Despite numerous factors in favour of offshore aquaculture expansion, the report identifies three key limitations: high capital expenditure, operational risks and legislation.
The first of these means that the cost of producing fish in such offshore systems is currently in the range of $11 to $17 per kilo – a similar figure to land-based salmon production.
“The land-based projects have the advantage of being close to the customer and having a lower transport cost – although this needs to be balanced with higher operational costs (electricity and oxygen). Arguably, if there are no differences in variable cost, mortality and quality, it will probably be RAS, not offshore systems, that drive incremental salmon growth,” the report states.
“If capex eventually drops to USD 10/kg, which is arguably a realistic possibility, USD 10 billion of capital investment would be needed to make an additional 1 million metric tonnes of salmon (current production is 2.5 metric tonnes). There are projects that can lower this capex by utilising existing wind energy, oil or gas infrastructure, which could be used to moor the aquaculture cages and partially reduce the capex below the USD 10/kg mark,” the report adds.
In China, according to the report, the Capex is “perhaps half the cost or less for the large structures in the salmon sector”, while conditions in the Yellow Sea and East China Sea are much less harsh than the North Atlantic, suggesting greater potential.
2. Operational risks
While the salmon sector is well prepared, from an operational perspective, to move to higher energy sites, the report notes that this is not yet the case in China, where farms tend to be smaller, while the development of feed, genetics and husbandry skills for species such as croaker and pompano “is decades behind salmon”.
“The government backed companies that manage offshore projects will have a steep learning curve in many different aspects. Consequently, the leap forward is China is not only toward offshore farming, but also toward large scale professional marine aquaculture farming,” according to the report.
“Nevertheless, given offshore farming’s high strategic importance, we believe the industry will continue to experiment, as long as there is government support. Many new projects will emerge in the coming years, but we also expect challenges on the operational side,” it adds.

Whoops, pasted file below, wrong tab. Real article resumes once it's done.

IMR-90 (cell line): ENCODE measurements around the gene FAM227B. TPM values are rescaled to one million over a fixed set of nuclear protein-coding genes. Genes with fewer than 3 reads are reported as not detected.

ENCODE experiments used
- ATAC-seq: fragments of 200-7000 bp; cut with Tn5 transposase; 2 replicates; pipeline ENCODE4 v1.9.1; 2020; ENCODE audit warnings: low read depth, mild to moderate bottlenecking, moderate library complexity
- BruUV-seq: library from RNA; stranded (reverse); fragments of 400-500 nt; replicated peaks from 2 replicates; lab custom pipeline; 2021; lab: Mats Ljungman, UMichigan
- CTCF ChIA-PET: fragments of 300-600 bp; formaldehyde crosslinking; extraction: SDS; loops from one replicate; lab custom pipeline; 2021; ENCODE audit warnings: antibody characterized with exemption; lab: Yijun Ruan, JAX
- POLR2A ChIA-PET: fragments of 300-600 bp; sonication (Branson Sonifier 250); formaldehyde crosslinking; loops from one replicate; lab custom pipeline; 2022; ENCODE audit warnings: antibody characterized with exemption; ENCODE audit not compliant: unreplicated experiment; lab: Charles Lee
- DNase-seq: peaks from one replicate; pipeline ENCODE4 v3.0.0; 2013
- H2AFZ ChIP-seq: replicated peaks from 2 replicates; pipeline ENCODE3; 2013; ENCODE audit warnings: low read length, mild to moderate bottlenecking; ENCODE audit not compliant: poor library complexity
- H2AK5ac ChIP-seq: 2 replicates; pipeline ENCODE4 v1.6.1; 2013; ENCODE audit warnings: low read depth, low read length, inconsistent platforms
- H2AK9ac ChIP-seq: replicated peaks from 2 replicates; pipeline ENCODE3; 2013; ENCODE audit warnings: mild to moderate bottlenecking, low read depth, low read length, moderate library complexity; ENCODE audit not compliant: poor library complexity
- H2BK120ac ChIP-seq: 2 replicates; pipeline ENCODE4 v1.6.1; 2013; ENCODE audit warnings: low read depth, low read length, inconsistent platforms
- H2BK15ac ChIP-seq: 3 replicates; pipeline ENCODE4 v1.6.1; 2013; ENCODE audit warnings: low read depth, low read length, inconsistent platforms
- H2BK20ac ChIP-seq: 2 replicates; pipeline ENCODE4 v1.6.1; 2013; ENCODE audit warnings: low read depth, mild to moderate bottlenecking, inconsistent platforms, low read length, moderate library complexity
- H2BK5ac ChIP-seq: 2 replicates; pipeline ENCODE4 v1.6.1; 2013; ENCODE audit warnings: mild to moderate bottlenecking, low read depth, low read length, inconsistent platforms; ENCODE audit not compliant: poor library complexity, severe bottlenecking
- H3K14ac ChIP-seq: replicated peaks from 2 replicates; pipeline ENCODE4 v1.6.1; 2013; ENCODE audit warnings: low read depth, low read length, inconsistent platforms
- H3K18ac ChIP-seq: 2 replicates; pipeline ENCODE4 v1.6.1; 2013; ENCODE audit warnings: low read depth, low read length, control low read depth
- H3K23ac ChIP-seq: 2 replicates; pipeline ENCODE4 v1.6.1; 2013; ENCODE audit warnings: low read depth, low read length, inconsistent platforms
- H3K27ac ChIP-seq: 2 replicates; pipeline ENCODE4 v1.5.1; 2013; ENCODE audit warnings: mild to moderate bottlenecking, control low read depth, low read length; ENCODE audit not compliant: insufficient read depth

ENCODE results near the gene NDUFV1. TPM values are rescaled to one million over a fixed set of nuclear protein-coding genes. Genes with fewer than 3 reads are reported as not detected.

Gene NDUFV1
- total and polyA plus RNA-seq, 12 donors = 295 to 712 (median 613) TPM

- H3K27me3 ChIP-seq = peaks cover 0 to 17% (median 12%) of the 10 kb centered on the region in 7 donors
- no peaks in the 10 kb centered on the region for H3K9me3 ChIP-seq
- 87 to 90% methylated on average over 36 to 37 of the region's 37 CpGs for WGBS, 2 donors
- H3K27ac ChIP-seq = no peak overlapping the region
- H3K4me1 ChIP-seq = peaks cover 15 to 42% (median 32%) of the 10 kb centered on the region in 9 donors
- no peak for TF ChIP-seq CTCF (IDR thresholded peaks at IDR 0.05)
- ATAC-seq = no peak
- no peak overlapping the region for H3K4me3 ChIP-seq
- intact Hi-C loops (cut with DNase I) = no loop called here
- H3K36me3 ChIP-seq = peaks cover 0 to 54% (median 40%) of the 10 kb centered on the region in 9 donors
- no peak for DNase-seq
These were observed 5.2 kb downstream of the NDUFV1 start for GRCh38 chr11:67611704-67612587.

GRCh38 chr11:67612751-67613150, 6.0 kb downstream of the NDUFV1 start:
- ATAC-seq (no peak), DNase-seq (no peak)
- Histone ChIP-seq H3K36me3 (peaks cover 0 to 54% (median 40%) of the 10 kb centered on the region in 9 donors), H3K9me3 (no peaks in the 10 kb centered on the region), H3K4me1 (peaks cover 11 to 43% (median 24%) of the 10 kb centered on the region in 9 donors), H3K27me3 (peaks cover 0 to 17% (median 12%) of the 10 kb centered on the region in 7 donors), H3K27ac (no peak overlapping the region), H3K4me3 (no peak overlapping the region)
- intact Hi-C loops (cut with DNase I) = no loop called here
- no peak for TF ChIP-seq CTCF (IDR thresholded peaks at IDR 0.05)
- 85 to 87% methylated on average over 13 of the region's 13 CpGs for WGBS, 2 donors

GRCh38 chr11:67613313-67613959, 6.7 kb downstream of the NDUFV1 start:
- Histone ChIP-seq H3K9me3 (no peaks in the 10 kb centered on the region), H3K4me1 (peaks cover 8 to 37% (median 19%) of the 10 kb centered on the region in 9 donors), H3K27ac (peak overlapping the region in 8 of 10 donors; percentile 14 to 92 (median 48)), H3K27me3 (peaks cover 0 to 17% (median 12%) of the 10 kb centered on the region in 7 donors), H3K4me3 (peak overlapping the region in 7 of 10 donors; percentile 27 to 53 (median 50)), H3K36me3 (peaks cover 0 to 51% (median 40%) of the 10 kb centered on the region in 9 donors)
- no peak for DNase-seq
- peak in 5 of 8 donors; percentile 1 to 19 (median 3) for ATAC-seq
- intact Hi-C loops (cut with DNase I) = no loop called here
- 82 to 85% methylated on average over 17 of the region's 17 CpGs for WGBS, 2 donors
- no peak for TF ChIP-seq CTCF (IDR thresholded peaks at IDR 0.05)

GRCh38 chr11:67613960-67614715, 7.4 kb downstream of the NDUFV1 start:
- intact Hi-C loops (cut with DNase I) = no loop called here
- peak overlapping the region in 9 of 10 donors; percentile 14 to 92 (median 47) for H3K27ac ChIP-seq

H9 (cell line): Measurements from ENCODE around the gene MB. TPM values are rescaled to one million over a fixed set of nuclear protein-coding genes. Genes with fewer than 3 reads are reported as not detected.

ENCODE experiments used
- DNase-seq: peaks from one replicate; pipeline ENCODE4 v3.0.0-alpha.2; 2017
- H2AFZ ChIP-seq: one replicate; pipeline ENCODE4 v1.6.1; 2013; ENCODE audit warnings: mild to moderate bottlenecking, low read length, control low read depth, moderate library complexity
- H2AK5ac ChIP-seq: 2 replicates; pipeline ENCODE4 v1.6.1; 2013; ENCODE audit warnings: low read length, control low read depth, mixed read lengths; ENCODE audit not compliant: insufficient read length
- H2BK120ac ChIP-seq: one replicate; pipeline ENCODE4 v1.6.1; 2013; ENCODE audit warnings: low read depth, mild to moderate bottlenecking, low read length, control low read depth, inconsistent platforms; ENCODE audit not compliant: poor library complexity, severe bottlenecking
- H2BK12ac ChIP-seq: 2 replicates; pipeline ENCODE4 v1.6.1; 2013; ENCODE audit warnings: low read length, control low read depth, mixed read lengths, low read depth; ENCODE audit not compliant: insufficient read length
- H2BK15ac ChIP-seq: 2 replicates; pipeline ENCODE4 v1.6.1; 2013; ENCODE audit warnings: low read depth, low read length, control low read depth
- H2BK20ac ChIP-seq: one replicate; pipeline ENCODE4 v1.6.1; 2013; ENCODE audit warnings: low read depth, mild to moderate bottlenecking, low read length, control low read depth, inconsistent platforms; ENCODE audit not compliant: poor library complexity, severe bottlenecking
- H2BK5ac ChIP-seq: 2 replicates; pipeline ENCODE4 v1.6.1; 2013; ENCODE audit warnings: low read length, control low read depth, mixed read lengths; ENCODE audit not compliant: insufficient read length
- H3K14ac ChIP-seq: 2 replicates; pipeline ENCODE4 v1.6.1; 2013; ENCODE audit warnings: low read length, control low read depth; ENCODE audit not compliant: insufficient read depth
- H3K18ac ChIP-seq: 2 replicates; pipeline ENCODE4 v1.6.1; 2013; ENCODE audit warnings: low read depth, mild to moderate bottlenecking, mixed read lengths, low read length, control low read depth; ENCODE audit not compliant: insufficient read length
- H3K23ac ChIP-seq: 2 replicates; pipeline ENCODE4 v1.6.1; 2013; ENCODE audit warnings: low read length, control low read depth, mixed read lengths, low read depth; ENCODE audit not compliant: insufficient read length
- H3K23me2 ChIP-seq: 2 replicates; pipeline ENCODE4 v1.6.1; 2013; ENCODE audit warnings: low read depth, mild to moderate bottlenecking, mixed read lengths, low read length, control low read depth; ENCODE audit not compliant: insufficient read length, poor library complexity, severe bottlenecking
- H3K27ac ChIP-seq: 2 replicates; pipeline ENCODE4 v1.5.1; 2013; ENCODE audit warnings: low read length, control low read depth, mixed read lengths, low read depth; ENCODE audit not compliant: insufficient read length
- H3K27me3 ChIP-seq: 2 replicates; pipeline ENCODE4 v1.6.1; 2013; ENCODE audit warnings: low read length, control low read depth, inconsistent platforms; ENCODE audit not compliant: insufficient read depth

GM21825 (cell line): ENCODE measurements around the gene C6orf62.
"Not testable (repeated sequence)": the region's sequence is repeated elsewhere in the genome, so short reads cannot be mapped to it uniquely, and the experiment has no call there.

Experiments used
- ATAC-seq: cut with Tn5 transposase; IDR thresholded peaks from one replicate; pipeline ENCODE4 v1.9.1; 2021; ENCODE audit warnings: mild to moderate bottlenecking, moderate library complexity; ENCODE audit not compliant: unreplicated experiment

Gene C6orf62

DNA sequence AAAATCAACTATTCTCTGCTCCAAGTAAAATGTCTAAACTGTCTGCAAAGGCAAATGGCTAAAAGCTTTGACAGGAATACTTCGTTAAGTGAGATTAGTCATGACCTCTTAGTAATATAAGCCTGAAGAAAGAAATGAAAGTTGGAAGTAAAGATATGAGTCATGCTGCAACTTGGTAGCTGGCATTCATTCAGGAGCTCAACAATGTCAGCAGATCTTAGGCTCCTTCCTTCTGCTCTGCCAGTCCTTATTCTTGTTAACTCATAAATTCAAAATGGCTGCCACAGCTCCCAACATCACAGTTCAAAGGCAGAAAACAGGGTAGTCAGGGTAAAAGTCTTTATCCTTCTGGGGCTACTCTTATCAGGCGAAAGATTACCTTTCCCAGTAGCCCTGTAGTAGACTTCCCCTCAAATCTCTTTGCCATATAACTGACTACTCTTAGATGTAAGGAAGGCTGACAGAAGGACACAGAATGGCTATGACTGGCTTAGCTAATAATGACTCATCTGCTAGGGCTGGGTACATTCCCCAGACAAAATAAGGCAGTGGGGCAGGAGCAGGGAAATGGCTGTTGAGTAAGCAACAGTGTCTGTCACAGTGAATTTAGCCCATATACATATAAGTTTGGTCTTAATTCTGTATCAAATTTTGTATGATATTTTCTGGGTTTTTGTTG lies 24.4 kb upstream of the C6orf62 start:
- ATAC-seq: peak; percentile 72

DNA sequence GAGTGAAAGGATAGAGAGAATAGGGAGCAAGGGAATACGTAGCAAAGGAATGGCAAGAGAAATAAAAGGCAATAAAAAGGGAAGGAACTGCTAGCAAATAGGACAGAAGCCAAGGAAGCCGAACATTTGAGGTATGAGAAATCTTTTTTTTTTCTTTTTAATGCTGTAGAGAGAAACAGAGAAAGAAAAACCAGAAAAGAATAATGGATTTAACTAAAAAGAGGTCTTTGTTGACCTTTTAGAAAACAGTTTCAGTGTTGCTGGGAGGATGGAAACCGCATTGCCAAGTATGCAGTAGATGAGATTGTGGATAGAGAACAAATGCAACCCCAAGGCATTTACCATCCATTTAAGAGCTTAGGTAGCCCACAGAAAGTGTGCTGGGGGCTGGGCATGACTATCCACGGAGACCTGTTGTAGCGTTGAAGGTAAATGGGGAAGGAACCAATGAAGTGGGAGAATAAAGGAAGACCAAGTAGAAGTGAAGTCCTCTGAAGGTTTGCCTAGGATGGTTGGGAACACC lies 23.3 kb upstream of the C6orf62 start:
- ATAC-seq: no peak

Legislation is flagged up as the third limitation.
“As many offshore aquaculture pioneers in the US have experienced – and still do – unclear regulations and ever-changing legislation can impede the path to scale,” it notes.
This means that smaller territories can have better hopes for offshore aquaculture.
“The Faroe Islands, a country with a population under 50,000 people, probably has the highest relative dependence on salmon aquaculture of any country in the world. Consequently it has the highest political will to enable offshore farming and, at the moment, arguably the most developed legislation for offshore aquaculture,” the report explains.
While China is likely to support the growth of the offshore sector, it could also lead to disputes with neighbouring nations.
The report ends with some reflections on how offshore aquaculture is likely to develop – both in salmon farming regions and in China – adding that it’s unlikely to take hold in countries which currently don’t have marine aquaculture sectors.
“Offshore farming is not a near – or even medium-term – opportunity for regions such as Alaska, Argentina, the Russian far east or South Africa, where water temperatures allow for salmon farming, but no farms currently exist,” the report argue.
However, it predicts that in the longer term, offshore aquaculture “will become one the key disruptive technologies in the seafood industry”.
Meanwhile, in the salmon farming regions “offshore aquaculture is a natural step forward for the industry that provides the opportunity to generate a gradual, longer term increase in supply”.
And the report concludes that China “could in a relatively short period, develop a sector that has a corporate scale to rival that of the European salmon farming sector”.
This would increase demand for quality feed, genetics and service vessels such as wellboats while also potentially reduce the activities of China’s much maligned fishing fleet.
“Our estimate is that, by 2030, up to 10 percent of salmon supply (100,000 metric tonnes to 300,000 metric tonnes) could be harvested from offshore farms globally. This production could also involve partial use of coastal farming. How offshore technology proliferates among other species will depend on how capital-intensive farms are and the development of Chinese offshore farming,” the report concludes.